Halibut catch limits expected to plummet
Halibut catches could be cut by 33 percent next year if proposed numbers get the nod by the International Pacific Halibut Commission next month. That would mean a coast-wide harvest of just 22.7 million pounds for fisheries in California, Washington, Oregon, British Columbia and Alaska. Alaska’s share of the halibut catch would be 17.4 million pounds, down from about 25 million this year.
Unlike past years, staff scientists are not making catch limit recommendations by separate areas. Instead, they are providing “assessment and advise frameworks” to the commission that embodies the risks and benefits associated with choices for harvests in certain areas.
“We are trying to provide a link between previous years and this year using what’s being called a Blue Line out of the decision table,” explained Bruce Leaman, IPHC executive director after an interim meeting last week. “That is the application of our current harvest policy using the rates in each area to the results of this year’s stock assessments. So that is what the Blue Line represents — but it is not a recommendation by the staff, it is just one of the choices we are putting forward for the commission to decide on in January.”
Leaman said the most significant thing that came out of this year’s halibut stock assessment was the solution to a “retrospective problem” that has been plaguing the stock for the past several years.
“That means we were continually overestimating the stock size and having to reduce that estimate over time, and we were not capturing the correct level of estimated biomass,” he said. “The result of that has been the trends we have been presenting to people has shown this upward bend to the trend of stock biomass that is not there. In solving the retroactive problem, it essentially unfolded the end of that curve and so it’s now in a fairly flat phase and the stock decline has been fairly continuous from there. But we have made some big steps towards getting back to a correct harvest rate.”
If the proposed numbers hold for 2013, it will add up to a nearly 70 percent reduction in Pacific halibut catches over the past three years. The outlook for the immediate future is grim as stock assessments appear to be on a very flat trajectory.
The low ends of the 2013 ‘blue line’ catch assessments by Alaska region are listed in Figure 1.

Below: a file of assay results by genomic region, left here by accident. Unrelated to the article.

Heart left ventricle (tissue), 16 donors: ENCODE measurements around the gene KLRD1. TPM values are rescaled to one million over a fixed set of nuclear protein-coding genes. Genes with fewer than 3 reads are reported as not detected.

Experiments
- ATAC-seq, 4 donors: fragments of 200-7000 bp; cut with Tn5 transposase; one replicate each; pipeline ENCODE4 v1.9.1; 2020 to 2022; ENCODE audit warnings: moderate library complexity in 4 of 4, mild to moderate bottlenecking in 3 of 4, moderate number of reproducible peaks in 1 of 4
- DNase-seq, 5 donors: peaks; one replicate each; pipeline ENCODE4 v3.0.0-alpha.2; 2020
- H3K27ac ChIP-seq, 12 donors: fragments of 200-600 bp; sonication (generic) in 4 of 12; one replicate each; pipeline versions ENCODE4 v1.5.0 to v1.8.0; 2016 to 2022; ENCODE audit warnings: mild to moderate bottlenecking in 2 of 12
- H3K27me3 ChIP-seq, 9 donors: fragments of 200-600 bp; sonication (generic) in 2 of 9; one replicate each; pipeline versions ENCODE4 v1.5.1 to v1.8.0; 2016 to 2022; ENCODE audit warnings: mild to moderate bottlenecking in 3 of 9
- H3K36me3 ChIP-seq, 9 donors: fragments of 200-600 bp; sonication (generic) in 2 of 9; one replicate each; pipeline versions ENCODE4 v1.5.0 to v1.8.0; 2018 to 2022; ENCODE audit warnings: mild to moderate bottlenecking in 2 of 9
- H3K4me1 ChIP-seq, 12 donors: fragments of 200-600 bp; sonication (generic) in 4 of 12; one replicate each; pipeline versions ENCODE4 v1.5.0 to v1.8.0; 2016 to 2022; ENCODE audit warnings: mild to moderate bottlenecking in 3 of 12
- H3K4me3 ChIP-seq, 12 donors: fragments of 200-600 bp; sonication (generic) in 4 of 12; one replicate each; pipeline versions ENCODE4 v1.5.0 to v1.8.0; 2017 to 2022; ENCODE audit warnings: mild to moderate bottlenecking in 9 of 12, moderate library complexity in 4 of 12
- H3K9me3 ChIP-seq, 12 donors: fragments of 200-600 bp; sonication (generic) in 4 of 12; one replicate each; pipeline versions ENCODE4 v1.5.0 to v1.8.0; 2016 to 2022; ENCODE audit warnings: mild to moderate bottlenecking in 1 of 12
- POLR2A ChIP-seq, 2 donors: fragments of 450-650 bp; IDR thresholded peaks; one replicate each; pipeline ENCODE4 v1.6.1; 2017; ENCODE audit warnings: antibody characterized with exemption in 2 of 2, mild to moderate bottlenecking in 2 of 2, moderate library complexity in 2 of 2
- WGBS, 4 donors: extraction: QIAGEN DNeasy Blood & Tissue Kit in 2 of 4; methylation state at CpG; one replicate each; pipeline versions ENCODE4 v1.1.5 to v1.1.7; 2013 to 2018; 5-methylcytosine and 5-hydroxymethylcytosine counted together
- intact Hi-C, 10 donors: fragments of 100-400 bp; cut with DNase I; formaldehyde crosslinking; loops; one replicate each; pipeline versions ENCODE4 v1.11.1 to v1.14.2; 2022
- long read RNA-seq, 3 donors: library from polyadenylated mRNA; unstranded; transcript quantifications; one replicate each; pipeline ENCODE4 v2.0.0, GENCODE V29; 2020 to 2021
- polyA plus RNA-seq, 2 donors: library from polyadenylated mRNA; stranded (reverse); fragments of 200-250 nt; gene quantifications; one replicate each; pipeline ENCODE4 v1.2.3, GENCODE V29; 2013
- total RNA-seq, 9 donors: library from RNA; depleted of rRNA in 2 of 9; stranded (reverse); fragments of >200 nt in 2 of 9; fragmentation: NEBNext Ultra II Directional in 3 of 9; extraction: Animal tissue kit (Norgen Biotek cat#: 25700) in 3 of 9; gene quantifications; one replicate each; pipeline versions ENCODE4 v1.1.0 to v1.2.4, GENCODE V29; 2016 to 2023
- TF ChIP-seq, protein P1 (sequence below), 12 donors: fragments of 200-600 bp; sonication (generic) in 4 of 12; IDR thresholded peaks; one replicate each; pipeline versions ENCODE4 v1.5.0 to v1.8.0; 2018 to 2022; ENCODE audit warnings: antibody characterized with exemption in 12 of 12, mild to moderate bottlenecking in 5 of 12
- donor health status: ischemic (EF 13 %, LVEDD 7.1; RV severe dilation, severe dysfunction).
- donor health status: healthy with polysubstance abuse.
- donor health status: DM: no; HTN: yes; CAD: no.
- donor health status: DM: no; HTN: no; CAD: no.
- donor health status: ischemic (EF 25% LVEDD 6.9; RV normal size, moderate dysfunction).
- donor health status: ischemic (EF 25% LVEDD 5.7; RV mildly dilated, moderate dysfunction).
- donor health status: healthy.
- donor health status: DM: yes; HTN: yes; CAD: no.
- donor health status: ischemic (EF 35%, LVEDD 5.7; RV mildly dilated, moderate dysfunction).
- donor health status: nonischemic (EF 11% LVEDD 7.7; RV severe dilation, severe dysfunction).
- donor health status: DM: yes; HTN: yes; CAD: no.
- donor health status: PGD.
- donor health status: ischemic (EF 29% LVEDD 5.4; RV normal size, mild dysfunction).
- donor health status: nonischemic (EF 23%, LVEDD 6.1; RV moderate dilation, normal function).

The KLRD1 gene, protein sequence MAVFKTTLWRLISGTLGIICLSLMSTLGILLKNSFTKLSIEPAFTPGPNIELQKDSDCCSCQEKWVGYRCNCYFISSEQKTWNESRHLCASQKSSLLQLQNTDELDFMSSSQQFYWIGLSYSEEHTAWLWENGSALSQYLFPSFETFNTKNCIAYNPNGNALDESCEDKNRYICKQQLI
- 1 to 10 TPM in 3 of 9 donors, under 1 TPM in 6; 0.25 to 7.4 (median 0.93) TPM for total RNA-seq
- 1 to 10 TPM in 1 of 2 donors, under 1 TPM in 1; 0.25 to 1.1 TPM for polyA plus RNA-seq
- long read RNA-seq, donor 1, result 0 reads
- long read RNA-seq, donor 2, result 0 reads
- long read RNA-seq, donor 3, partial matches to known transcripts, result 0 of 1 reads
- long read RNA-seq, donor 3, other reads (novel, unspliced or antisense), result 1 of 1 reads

See the complete halibut reports at http://www.iphc.int/home.html
Pay up time — Alaska fishermen who hold Individual Fishing Quotas (also called catch shares) of halibut, sablefish (black cod) and Bering Sea crab pay an annual fee to the federal government to cover the management and enforcement costs for those fisheries.
The coverage fee, which is capped at three percent, is based on dock prices and averaged across the state. Fishermen determine how much they owe by multiplying the annual fee by the dockside value of all their landings. The percentage is slightly higher this year at 2.1 percent, compared to 1.6 percent last year.
According to Troie Zuniga, fee coordinator at NOAA Fisheries in Juneau, bills were sent to 2,114 Alaska longliners, 49 less than last year.
The 2012 halibut and black cod fisheries yielded $5.0 million for coverage costs. This year’s average price for halibut is $5.87 per pound compared to $6.56 last year. For sablefish, the dock averaged $4.11 per pound, down from $5.15.
The overall values for both fisheries took a big dip — for halibut, a value of $137 million are down $57 million from last year. For sablefish, a value of $109 million is a drop of $15 million. Longliners have until the end of January to pay their fishing bills.
For Bering Sea king and snow crab, the 2011/2012 coverage fee was 1.23 percent for a dockside value of $262 million, a decrease of about $25 million from the previous season. Zuniga said bills went out to 20 Bering Sea crabbers who have until the end of July to pay their coverage fees.
Fish prices — The first thing fishermen want to know is the base price for their fish, but sometimes it can be tough to come by. The state Department of Revenue/Tax Division compiles prices for every kind of fish and shellfish caught by Alaska fishermen by region. The prices are not in-season; they show a snapshot of each previous year.
Here’s a sampler from the 50 species tracked in 2011, not including salmon: Alaska halibut went from a low of $6.37 a pound in the Bering Sea to a high of $6.96 in the Ketchikan/Craig area. The highest price for sablefish was $8.28 at Petersburg/Wrangell to a low of $7.40 at Kodiak. Octopus fetched 63 cents at Kodiak, 7 cents a pound for squid and 44 cents a pound for big skates. Gray cod got the lowest price at just 11 cents a pound at Petersburg/Wrangell to a high of 58-cents at Juneau/Yakutat.
Lingcod went for a low of 41 cents at Kodiak up to $1.98 at Sitka/Pelican, a 97 cent increase from the previous year. Alaska pollock averaged 17 cents at Dutch Harbor and Kodiak.
Of the 13 different types of rockfish listed, yellow eye (red snapper) paid fishermen the most at $1.60 per pound at Sitka/Pelican. The low was a nickel for northern rockfish in the Bering Sea. Sea cucumbers paid $6.21 at Ketchikan/Craig, up nearly $4 a pound. For crab, Kodiak paid the most for Dungeness at $2.39; the dungy price was $2.24 at Petersburg/Wrangell. Kodiak also paid the most for Tanner crab at $3.04. Snow crab averaged $2.71 at Dutch Harbor, up from 1.34 last season.
The priciest Alaska seafood in 2011? Bristol Bay red king crab priced at a whopping $10.80 a pound, a 30 percent increase. Geoduck clams were next at $10.43 at Ketchikan, up nearly $4. The lowest valued Alaska species were rex sole and sculpin, both fetching 2 pennies per pound.
Find all the fish and crab prices online at tinyurl.com/fishcrab.